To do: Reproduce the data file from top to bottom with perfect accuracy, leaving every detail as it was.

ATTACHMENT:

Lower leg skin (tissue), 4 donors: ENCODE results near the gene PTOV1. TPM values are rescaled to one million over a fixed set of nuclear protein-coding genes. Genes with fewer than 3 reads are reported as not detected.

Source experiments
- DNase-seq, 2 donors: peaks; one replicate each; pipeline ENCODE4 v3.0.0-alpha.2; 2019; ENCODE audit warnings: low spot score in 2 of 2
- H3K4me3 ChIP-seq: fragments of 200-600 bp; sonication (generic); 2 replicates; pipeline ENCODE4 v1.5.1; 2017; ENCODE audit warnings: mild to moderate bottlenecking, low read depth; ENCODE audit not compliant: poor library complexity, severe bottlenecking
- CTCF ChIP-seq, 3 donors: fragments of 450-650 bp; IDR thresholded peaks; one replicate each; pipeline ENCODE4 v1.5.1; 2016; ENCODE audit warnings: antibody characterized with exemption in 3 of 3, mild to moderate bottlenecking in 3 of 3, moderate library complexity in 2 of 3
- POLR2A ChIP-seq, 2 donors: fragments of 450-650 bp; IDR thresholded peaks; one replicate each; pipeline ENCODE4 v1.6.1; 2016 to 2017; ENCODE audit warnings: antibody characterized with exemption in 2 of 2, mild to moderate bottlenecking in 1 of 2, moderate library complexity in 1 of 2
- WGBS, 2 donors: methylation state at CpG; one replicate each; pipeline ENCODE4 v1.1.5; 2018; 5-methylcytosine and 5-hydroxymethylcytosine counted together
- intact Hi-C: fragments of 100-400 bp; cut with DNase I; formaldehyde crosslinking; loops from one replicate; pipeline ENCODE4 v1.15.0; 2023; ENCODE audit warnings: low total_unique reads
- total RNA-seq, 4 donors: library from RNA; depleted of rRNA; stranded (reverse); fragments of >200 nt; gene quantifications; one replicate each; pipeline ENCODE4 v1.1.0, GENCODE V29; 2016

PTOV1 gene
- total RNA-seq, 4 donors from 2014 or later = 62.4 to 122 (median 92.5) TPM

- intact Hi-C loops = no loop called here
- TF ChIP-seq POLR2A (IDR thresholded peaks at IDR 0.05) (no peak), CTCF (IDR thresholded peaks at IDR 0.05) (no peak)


Lower leg skin (tissue), 4 donors: ENCODE results near the gene PTOV1. TPM values are rescaled to one million over a fixed set of nuclear protein-coding genes. Genes with fewer than 3 reads are reported as not detected.

Source experiments
- DNase-seq, 2 donors: peaks; one replicate each; pipeline ENCODE4 v3.0.0-alpha.2; 2019; ENCODE audit warnings: low spot score in 2 of 2
- H3K4me3 ChIP-seq: fragments of 200-600 bp; sonication (generic); 2 replicates; pipeline ENCODE4 v1.5.1; 2017; ENCODE audit warnings: mild to moderate bottlenecking, low read depth; ENCODE audit not compliant: poor library complexity, severe bottlenecking
- CTCF ChIP-seq, 3 donors: fragments of 450-650 bp; IDR thresholded peaks; one replicate each; pipeline ENCODE4 v1.5.1; 2016; ENCODE audit warnings: antibody characterized with exemption in 3 of 3, mild to moderate bottlenecking in 3 of 3, moderate library complexity in 2 of 3
- POLR2A ChIP-seq, 2 donors: fragments of 450-650 bp; IDR thresholded peaks; one replicate each; pipeline ENCODE4 v1.6.1; 2016 to 2017; ENCODE audit warnings: antibody characterized with exemption in 2 of 2, mild to moderate bottlenecking in 1 of 2, moderate library complexity in 1 of 2
- WGBS, 2 donors: methylation state at CpG; one replicate each; pipeline ENCODE4 v1.1.5; 2018; 5-methylcytosine and 5-hydroxymethylcytosine counted together
- intact Hi-C: fragments of 100-400 bp; cut with DNase I; formaldehyde crosslinking; loops from one replicate; pipeline ENCODE4 v1.15.0; 2023; ENCODE audit warnings: low total_unique reads
- total RNA-seq, 4 donors: library from RNA; depleted of rRNA; stranded (reverse); fragments of >200 nt; gene quantifications; one replicate each; pipeline ENCODE4 v1.1.0, GENCODE V29; 2016

PTOV1 gene
- total RNA-seq, 4 donors from 2014 or later = 62.4 to 122 (median 92.5) TPM

- intact Hi-C loops = no loop called here
- TF ChIP-seq POLR2A (IDR thresholded peaks at IDR 0.05) (no peak), CTCF (IDR thresholded peaks at IDR 0.05) (no peak)